Author Annabelle Gurwitch Talks Gut-Punching Midlife Moments
Why she goes where many women fear to tread.
“There are times in our lives when the story we tell ourselves about who we are no longer matches up to the story we’re actually living. At fifty-five, I wasn’t sure who I was anymore. So many of the daily activities that defined my identity — my life as a daughter, wife, and mother — had fallen away.”
In her sixth book, You’re Leaving When? Adventures in Downward Mobility, Annabelle Gurwitch goes where many women fear to tread, sharing hilarious, gut-punching midlife moments with her signature wit and honesty. Taboo topics — loss of identity, sex, divorce, financial fears, finding your teen’s drug stash! — are laid bare and you’re drawn to her like the woman at a cocktail party who blurts out exactly what you’re thinking, but are too afraid to say.
What inspired you to write this book?
“At a certain age, and this is sort of what this book reflects on, you arrive at a point where you're saying ‘Maybe I'm not becoming anything anymore. Maybe I just I am this person.’
Like, ‘Oh, I had a picture that I'd be this person by now, but I’m not,’ and then really asking yourself, ‘Am I going to let that make me unhappy?' To me, it’s about adapting to a self that you didn't have a big enough imagination for. It's about becoming more accepting of who you actually are and not striving.”
The stories you share are hilarious, but also touch on the isolation we feel when we’re not living up to who we think we should be. Where does that come from?
“I saw the toll it took on my mother to feel embarrassed about our family's precarious finances during my childhood, her worry over our status and that people would judge us. It kept her from confiding in her friends, it separated her, and made her feel less than, and I carry some of that with me, as well, and that was before the advent of social media — it's such a trap to not only compare ourselves to others and not feel we measure up, it's also a trap to feel we have to constantly present ourselves as some kind of aspirational image of what living our ‘best lives ever’ looks like. I wanted to take that on by writing about and embracing my life in all its imperfection.”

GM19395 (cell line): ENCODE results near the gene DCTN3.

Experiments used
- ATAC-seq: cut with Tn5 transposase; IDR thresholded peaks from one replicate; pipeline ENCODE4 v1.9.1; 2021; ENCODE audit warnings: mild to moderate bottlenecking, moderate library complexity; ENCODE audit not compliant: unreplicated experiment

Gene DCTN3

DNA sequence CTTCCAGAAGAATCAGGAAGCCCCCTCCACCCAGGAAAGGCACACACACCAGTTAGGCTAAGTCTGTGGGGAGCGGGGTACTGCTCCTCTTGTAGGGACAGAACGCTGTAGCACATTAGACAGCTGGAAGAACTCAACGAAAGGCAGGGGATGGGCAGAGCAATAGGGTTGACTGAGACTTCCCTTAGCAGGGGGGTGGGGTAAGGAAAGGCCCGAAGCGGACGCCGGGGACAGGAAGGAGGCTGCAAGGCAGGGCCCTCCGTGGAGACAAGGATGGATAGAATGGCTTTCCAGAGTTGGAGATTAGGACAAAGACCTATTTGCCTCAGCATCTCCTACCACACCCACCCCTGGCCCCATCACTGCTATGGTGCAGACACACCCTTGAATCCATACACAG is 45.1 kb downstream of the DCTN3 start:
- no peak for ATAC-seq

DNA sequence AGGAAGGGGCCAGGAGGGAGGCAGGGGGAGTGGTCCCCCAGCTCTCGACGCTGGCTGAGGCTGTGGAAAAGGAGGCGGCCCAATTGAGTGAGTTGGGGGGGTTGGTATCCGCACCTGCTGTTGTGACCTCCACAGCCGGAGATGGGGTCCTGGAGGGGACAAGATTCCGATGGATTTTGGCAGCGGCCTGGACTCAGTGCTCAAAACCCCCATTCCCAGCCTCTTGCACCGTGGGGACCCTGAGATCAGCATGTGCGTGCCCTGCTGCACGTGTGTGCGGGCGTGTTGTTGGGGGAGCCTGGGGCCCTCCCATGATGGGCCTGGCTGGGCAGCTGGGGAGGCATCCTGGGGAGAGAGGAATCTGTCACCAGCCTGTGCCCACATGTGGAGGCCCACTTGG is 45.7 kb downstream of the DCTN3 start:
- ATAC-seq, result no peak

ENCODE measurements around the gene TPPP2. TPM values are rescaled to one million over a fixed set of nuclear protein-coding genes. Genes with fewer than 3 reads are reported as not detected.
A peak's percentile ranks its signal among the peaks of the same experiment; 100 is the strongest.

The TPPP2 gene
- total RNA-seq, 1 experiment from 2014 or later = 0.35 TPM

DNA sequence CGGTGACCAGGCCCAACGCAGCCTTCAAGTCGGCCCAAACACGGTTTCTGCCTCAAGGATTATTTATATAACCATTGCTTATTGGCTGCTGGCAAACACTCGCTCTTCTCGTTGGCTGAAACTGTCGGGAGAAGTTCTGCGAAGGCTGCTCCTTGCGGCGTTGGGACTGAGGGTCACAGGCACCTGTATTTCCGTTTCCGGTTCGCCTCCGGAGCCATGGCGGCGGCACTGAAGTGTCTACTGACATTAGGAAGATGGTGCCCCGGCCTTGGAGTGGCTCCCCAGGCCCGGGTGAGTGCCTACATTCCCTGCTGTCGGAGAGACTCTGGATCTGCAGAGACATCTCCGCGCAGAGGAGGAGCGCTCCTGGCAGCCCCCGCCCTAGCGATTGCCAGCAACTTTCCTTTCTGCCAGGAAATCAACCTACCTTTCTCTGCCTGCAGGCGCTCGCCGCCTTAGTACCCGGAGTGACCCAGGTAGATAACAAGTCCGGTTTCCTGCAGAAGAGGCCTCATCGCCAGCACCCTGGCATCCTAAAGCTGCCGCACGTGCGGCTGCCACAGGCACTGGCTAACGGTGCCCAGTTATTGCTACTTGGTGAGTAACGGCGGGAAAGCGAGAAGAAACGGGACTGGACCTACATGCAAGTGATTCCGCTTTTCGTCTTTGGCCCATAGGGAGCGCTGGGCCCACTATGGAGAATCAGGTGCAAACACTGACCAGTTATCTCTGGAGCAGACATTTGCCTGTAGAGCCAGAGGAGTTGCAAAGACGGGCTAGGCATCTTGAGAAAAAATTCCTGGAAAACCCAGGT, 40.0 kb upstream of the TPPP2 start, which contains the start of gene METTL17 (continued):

How do we break that cycle and connect?
“We just have to agree to let it go. I hope that my revealing things is permission for other women to have the same kind of openness. I want to challenge our ideas of where we can find humor and what we find when we confront our real selves.”
“I always poke fun when someone mentions the word ‘radical,’ I'm sure that someone is teaching a course in ‘radical Swiffering’ in my neighborhood, but radical acceptance is what I'm going for.”
ENJOY THIS BOOK EXCERPT:
I Thought There’d Be Coasting
It was the worst of times, it was the worst of times.
My friend Sasha and I are meeting up for an impromptu lunch. Sasha proposed a casual Mediterranean café on the east side of Los Angeles. It’s not an expensive eatery, but I’m on my recently instituted austerity budget, so I scarf down a few handfuls of almonds on the ride over and order a small side of pickled radishes. Sasha gets a lamb kabob salad and had I known she was picking up the check I would have ordered that too. Drizzled with creamy tahini dressing, it looks and smells delicious. When she invites me to tuck into it, I accept with an amount of enthusiasm that startles both of us. “Thank you,” I gush as though I hadn’t eaten in weeks, which is not true. If anything, I’ve been stress eating; it’s just that lately even small gestures of kindness seem as precious as winning the lottery.
Sasha and I have only been in sporadic touch over the last few eventful few years, and as we catch up she tells me that she has just enrolled her family in Medi-Cal, our state-sponsored low-income health insurance plan. I’m stunned. She always seems so . . . so . . . downright jaunty, at least on social media. But no, we’re in similar straits, like ducks, madly paddling just below the surface.
For more, pick up You’re Leaving When? Adventures in Downward Mobility.